Sam Flemming, CEO of Kantar Media CIC, is taking the pulse of the latest changes in his ten years in the industry. WeChat, mobile and e-commerce continued to explode in 2015, he writes for Ad Age. From six observations, his take on WeChat.
WeChat continues to dominate, while its role and influence evolves
For anyone doing anything with China or with Chinese consumers, the impact and dominance of mobile app WeChat is obvious. It is everywhere and seemingly does everything. With Whatsapp-type messaging, an addictive Facebook-like news feed called Moments, a PayPal-like wallet, mutual fund products, taxi ordering, restaurant reservations and many other built-in applications, WeChat is more than just another social platform, it is an indispensable social media Swiss army knife that melts the lines between online and offline. It’s an operating system for getting things done in life.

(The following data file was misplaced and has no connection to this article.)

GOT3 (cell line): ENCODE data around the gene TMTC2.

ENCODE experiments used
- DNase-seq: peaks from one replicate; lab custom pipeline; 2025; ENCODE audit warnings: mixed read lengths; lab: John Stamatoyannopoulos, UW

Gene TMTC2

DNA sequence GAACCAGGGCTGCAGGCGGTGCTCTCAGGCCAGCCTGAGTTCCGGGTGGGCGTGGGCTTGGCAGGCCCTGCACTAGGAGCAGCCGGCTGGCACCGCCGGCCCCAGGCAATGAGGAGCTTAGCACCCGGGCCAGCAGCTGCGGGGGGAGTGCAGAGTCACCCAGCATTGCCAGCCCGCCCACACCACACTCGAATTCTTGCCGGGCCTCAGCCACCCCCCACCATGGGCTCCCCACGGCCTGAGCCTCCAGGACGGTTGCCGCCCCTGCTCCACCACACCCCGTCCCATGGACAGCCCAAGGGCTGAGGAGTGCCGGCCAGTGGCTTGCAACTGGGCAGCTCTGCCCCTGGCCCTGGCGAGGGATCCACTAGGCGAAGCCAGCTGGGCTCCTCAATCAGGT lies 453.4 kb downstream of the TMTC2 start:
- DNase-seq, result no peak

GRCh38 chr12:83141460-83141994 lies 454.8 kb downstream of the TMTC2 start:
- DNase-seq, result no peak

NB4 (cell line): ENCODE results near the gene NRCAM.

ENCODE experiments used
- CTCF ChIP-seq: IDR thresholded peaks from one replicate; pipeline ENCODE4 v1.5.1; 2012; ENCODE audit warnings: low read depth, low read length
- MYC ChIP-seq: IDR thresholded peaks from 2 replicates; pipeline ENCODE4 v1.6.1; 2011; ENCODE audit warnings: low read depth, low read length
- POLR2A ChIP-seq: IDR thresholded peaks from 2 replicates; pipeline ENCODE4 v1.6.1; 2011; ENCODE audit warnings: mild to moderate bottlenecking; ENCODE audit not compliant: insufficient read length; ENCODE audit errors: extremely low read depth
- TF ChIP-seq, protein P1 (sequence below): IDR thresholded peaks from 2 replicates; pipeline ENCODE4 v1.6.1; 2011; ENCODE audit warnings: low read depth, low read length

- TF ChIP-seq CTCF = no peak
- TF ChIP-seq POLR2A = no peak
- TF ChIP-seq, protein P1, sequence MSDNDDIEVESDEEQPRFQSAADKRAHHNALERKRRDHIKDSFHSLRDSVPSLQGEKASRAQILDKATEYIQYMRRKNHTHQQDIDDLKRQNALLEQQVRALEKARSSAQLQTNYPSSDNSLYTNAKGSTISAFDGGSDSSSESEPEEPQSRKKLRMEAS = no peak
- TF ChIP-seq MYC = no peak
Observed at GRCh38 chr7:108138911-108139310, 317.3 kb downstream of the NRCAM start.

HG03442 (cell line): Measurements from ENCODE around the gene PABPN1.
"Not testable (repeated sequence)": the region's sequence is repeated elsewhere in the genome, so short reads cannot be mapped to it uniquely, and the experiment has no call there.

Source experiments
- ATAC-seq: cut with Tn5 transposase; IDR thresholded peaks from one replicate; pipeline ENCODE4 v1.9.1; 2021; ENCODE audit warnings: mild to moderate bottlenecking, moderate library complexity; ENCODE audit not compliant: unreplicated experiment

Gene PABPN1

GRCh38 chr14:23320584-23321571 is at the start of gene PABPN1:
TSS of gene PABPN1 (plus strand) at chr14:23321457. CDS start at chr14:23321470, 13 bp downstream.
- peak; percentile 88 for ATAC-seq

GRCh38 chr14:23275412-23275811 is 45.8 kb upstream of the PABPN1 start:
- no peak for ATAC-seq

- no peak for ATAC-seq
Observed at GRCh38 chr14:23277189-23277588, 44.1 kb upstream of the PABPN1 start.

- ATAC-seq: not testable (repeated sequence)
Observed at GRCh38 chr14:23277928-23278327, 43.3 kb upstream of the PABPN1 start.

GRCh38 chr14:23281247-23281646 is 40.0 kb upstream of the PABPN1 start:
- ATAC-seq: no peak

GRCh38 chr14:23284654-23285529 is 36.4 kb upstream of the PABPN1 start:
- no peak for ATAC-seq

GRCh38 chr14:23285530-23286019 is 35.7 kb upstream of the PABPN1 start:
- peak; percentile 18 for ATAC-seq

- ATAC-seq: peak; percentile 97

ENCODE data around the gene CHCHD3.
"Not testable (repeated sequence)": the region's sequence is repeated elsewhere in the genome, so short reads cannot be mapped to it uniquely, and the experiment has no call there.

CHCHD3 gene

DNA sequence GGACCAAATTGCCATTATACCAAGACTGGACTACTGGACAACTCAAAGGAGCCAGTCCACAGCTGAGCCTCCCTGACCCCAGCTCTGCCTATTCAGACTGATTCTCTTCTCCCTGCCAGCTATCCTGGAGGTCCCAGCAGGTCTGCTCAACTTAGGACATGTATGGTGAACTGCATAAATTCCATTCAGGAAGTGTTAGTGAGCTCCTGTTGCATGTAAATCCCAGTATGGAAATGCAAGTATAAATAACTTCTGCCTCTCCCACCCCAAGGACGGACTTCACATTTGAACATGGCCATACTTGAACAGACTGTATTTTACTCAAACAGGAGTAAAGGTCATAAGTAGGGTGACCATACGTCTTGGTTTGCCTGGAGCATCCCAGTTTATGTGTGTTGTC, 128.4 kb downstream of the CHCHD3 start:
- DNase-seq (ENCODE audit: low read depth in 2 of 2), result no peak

WeChat users’ Moments content, similar to Facebook newsfeeds where consumers share content with each other, cannot currently be tracked by brands. However, WeChat public accounts managed by brands, celebrities, key opinion leaders and media, can be tracked, and they are playing an increasingly important role as a new form of owned, earned and paid media and as a place to wield influence. Just as brands, celebrities, key opinion leaders and media can have a Twitter or Facebook account, they can have a WeChat account to push out content that serves as the magazine articles for the new generation. Brands can track the owned media performance of their own and competitors’ accounts. And they can track the earned and paid media performance of KOL, celebrity and media accounts to make more informed media buying and content strategy decisions.
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